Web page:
Tuktuks and Tourists

A roundtrip tuk tuk ride to the Cambodian Landmine Museum for the seven of us, which will need to include two carts and takes about an hour each way, costs eighteen dollars total. The leather on the seat is cracking and worn, but comfortable. Our tuk tuk drivers speak enough English to negotiate prices, but not to answer any questions that we have about the ride there. We don’t even know enough Khmer to say “thank you” yet, so we resort to smiles and grip the hanging handrails as we begin the journey. My tuk tuk pulls ahead slightly when the second has to pull over to get gas, a process which involves pouring something close to gasoline out of an old Fanta litre bottle into the fuel tank. Gas pumps are few and far between outside the city.

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View of the road outside the Landmine Museum | Photo By: Paris Geolas

We weave through the streets of Siem Reap, and I can’t keep my eyes in one place. Half the drivers are on motorbikes, some with up to two other passengers casually perched on the back. Most of the motorbike drivers are Cambodian, ranging from kids on their way back from school in their white and navy uniform, to people in street clothes, which consists of solid colored pants and shirts. The only people in tank tops and shorts are tourists. They, like us, are lounging in the backs of tuk tuks, hiding behind pairs of Ray-Bans and shielded from the heat. Tuk tuks and motorbikes make up most of the vehicles on the road, but there are a few cars and buses in between.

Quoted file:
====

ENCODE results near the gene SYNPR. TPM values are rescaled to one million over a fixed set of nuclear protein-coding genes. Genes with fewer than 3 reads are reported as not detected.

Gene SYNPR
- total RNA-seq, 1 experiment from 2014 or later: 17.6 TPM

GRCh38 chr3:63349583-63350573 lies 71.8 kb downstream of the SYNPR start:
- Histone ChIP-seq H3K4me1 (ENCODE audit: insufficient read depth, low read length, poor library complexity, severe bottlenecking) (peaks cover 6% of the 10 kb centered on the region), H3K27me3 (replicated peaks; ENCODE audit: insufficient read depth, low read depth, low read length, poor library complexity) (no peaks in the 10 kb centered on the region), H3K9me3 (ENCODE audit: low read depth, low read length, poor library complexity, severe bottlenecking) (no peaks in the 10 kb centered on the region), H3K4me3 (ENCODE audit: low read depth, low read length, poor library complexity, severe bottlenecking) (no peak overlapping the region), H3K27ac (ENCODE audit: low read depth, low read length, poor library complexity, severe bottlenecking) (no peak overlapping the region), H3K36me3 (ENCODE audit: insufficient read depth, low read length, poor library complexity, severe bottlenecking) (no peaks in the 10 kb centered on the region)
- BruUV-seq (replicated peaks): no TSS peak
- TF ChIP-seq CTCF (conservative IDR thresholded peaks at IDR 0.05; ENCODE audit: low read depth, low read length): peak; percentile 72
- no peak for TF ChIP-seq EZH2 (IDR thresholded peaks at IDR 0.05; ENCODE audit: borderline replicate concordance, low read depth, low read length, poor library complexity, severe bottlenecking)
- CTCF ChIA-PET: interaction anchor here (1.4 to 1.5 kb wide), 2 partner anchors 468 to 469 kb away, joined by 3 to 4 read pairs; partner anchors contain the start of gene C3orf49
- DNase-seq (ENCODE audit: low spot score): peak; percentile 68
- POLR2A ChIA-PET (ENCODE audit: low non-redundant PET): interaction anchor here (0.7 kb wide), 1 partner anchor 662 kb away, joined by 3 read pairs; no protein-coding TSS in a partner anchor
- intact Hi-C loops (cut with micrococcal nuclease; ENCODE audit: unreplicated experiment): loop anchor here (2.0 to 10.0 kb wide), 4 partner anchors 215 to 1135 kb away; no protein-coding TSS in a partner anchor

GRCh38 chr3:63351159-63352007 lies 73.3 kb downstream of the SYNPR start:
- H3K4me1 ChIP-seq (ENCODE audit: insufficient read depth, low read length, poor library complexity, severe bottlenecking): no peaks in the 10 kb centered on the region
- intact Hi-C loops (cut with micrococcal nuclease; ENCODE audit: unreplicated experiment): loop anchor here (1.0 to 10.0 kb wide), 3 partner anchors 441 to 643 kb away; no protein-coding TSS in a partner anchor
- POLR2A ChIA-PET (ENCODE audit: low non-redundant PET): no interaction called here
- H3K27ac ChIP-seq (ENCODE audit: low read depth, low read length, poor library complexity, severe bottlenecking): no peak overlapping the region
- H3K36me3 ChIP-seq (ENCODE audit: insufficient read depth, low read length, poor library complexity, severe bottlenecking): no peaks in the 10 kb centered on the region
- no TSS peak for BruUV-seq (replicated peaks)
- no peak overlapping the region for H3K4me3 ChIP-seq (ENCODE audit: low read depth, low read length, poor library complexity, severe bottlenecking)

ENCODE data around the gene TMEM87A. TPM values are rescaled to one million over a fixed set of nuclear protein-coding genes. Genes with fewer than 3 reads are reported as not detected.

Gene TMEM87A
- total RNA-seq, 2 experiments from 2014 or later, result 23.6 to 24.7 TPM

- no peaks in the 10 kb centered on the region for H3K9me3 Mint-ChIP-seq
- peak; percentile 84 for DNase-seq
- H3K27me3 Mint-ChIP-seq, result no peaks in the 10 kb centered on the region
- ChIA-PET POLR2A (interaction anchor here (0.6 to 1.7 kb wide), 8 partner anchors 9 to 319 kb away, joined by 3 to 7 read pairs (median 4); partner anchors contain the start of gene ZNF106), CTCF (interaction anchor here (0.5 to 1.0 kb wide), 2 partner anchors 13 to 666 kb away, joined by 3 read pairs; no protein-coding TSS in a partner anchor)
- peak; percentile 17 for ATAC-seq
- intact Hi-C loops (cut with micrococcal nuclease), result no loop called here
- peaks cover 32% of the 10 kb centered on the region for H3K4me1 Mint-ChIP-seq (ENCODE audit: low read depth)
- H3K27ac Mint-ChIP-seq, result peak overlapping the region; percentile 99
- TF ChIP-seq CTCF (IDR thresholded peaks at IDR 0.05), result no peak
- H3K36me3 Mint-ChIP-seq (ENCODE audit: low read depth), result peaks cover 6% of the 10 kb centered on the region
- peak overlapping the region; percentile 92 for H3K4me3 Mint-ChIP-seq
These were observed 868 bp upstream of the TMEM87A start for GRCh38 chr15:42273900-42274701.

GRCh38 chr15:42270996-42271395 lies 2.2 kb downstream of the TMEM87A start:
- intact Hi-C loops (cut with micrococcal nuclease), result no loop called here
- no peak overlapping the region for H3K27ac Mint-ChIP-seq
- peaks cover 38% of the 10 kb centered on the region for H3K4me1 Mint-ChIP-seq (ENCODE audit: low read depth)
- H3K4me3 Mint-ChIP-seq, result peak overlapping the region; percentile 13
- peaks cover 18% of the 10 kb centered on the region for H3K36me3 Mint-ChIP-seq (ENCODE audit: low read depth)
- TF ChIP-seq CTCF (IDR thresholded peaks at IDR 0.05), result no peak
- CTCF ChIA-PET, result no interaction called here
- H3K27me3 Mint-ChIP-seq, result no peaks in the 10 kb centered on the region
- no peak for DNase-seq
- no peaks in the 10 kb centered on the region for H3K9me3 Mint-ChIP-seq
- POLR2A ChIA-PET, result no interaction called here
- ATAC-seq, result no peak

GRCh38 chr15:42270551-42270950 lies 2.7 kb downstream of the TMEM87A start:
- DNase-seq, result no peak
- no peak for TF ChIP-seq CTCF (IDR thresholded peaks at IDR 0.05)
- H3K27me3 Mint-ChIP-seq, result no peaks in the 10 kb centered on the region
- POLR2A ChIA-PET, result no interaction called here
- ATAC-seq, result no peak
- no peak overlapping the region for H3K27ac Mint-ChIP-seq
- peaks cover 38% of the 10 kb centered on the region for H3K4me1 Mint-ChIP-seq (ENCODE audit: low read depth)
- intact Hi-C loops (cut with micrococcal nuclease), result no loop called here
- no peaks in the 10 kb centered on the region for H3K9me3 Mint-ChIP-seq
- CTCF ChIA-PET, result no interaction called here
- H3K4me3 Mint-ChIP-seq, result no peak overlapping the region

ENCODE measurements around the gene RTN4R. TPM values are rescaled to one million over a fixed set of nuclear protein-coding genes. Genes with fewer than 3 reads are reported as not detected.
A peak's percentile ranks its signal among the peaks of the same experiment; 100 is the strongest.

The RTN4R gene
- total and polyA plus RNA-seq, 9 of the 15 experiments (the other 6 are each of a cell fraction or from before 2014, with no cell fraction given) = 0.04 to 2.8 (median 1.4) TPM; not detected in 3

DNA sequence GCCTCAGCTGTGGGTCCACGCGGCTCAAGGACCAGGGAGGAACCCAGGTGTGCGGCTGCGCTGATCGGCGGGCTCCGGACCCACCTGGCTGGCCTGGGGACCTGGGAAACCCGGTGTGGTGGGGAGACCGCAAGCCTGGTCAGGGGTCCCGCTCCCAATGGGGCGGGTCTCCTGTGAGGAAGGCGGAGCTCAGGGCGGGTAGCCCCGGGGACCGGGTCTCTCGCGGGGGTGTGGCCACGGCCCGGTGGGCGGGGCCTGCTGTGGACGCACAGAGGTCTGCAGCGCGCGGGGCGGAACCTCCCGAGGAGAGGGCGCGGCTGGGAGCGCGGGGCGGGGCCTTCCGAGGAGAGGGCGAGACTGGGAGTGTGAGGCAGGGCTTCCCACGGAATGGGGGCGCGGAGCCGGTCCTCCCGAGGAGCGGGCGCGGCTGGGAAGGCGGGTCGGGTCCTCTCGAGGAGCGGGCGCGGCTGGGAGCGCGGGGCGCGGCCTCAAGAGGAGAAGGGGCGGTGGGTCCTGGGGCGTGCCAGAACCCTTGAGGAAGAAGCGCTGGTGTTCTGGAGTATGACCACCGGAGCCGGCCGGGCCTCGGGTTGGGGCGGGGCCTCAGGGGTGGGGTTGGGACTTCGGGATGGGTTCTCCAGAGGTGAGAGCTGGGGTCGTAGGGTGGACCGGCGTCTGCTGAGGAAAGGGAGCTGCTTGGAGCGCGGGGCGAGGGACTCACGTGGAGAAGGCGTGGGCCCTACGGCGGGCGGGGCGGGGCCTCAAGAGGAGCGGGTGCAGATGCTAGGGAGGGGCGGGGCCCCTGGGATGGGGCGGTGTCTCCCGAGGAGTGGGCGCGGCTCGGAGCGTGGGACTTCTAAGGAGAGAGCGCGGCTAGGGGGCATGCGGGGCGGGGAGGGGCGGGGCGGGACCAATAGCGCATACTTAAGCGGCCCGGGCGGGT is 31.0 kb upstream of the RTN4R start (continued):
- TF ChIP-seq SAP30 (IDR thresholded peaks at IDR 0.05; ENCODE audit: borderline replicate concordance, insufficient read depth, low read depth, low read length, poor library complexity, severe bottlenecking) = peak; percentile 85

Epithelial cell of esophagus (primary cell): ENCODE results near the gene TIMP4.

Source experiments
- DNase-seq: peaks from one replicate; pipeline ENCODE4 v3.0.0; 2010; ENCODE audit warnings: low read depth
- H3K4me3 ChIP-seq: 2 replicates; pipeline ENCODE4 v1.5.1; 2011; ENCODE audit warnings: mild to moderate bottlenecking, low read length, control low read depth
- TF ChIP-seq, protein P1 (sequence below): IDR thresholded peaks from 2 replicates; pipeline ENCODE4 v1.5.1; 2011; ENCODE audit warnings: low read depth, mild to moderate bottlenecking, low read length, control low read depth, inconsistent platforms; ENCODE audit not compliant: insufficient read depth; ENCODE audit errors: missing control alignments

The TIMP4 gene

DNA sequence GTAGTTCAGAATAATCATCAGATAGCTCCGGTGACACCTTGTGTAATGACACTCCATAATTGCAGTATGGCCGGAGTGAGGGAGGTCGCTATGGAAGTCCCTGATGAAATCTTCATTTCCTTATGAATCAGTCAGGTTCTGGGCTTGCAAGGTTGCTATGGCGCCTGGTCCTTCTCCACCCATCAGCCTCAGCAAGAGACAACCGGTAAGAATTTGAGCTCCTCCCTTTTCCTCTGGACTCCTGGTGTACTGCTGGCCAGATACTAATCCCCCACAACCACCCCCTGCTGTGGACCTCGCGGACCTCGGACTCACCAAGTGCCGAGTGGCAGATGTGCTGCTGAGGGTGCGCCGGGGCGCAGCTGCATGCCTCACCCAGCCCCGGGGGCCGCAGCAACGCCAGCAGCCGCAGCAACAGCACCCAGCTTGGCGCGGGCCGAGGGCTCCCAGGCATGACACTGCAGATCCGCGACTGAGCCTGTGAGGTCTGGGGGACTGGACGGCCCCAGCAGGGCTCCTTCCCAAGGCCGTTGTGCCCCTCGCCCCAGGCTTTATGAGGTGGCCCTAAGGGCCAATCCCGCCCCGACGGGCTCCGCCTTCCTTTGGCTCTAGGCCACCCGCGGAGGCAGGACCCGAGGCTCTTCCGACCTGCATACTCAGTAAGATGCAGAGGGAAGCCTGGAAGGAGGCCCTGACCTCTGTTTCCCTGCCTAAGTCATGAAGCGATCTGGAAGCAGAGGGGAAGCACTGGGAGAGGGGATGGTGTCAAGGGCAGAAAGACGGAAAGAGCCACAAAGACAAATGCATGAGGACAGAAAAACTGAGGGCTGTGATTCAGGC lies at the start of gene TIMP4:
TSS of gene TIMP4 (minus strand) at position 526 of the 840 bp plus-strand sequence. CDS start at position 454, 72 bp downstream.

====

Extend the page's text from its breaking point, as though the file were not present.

The traffic patterns remind me of being a kid and dropping a chip on the ground and slowly watching ants engulf and extirpate it. It’s a system, but impossible to understand as an outsider. To my ignorant eyes, it seems like utter chaos. Lanes are nonexistent, everyone drives like they own the road. Even at a standstill, motorbikes swerve in between cars and tuk tuks to be the first to turn. I have yet to see a single traffic light. Yet there is a method, and they do own the road. The drivers look disinterested in what is just their daily commute, as I am completely engrossed.

As we head out of the center of Siem Reap the shops and buildings begin to thin out, and road stands take their place. They boast of discounted brand apparel, mostly knockoff Supreme and Adidas. Huge Chinese lantern stands gleam red and gold, almost spilling into the street. The dirt from the road turns from a gray brown to orange the further out we get. I initially try to move my hair out of my face, but eventually give up completely. The strands of dirty blonde flying in front of my eyes add to the experience. Nicole sits in front of me, her red backpack strap wrapped around her ankle. Motorbikes have been known to fly by tuk tuks and snatch bags. We yell to each other to be heard over the motor, but I don’t have much to say.